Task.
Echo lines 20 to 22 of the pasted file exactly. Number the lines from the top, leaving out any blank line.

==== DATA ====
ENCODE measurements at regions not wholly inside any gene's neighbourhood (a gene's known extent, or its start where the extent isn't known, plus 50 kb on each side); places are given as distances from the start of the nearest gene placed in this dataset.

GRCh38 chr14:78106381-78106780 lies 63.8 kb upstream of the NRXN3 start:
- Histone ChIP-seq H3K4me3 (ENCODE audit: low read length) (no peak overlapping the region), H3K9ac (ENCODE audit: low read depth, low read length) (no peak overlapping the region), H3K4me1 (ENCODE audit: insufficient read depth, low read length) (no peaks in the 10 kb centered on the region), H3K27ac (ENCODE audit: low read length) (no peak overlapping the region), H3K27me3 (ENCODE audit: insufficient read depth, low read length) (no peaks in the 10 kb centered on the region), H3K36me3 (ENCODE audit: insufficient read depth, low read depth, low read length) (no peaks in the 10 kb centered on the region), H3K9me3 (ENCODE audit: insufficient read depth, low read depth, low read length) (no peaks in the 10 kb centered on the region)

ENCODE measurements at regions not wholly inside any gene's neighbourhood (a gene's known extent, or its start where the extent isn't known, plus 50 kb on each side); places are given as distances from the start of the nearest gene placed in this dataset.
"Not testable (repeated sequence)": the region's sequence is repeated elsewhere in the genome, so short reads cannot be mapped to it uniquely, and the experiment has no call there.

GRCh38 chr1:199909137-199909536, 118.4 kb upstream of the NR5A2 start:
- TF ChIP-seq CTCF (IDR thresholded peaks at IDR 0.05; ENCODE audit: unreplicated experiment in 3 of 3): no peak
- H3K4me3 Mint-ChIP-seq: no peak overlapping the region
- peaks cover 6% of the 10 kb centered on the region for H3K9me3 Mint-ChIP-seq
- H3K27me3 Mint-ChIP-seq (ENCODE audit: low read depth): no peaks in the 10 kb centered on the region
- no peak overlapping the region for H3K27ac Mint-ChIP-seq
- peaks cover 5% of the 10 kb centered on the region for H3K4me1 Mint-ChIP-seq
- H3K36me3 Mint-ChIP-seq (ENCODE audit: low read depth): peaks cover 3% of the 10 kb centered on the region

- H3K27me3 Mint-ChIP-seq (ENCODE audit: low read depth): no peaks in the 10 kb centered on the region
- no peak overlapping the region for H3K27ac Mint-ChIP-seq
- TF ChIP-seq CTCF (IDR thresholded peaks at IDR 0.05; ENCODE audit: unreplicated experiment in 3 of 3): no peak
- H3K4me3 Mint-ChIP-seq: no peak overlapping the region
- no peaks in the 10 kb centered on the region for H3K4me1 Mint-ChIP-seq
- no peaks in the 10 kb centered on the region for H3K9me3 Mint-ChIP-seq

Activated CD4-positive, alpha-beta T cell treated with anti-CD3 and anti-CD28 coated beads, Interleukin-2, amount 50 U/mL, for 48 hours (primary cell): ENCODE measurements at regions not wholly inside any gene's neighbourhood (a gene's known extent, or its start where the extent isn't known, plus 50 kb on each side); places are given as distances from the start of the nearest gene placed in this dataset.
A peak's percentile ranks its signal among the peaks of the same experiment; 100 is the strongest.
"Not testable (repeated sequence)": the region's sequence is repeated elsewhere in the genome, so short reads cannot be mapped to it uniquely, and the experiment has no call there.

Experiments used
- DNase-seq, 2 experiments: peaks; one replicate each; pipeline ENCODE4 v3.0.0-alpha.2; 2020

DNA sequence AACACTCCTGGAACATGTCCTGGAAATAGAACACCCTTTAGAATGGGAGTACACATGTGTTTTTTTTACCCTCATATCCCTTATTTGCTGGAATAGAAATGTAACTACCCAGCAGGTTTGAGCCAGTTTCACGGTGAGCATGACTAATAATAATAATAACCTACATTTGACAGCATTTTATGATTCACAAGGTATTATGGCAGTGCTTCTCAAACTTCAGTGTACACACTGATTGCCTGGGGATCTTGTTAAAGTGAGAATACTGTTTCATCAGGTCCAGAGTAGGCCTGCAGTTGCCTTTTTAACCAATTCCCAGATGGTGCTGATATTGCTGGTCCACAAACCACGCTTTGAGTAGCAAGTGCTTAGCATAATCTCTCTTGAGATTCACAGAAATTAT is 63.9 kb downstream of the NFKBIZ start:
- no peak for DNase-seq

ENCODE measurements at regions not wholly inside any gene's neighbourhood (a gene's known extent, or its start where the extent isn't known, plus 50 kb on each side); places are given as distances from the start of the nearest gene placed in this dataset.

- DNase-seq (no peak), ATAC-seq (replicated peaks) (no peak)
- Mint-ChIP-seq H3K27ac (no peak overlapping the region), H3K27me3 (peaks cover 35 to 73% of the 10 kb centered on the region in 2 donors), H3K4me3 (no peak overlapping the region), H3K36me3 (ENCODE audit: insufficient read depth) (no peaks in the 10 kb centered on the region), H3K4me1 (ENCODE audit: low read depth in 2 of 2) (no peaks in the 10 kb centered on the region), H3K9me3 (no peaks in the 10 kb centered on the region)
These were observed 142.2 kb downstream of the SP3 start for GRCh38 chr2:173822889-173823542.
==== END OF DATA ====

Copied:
Activated CD4-positive, alpha-beta T cell treated with anti-CD3 and anti-CD28 coated beads, Interleukin-2, amount 50 U/mL, for 48 hours (primary cell): ENCODE measurements at regions not wholly inside any gene's neighbourhood (a gene's known extent, or its start where the extent isn't known, plus 50 kb on each side); places are given as distances from the start of the nearest gene placed in this dataset.
A peak's percentile ranks its signal among the peaks of the same experiment; 100 is the strongest.
"Not testable (repeated sequence)": the region's sequence is repeated elsewhere in the genome, so short reads cannot be mapped to it uniquely, and the experiment has no call there.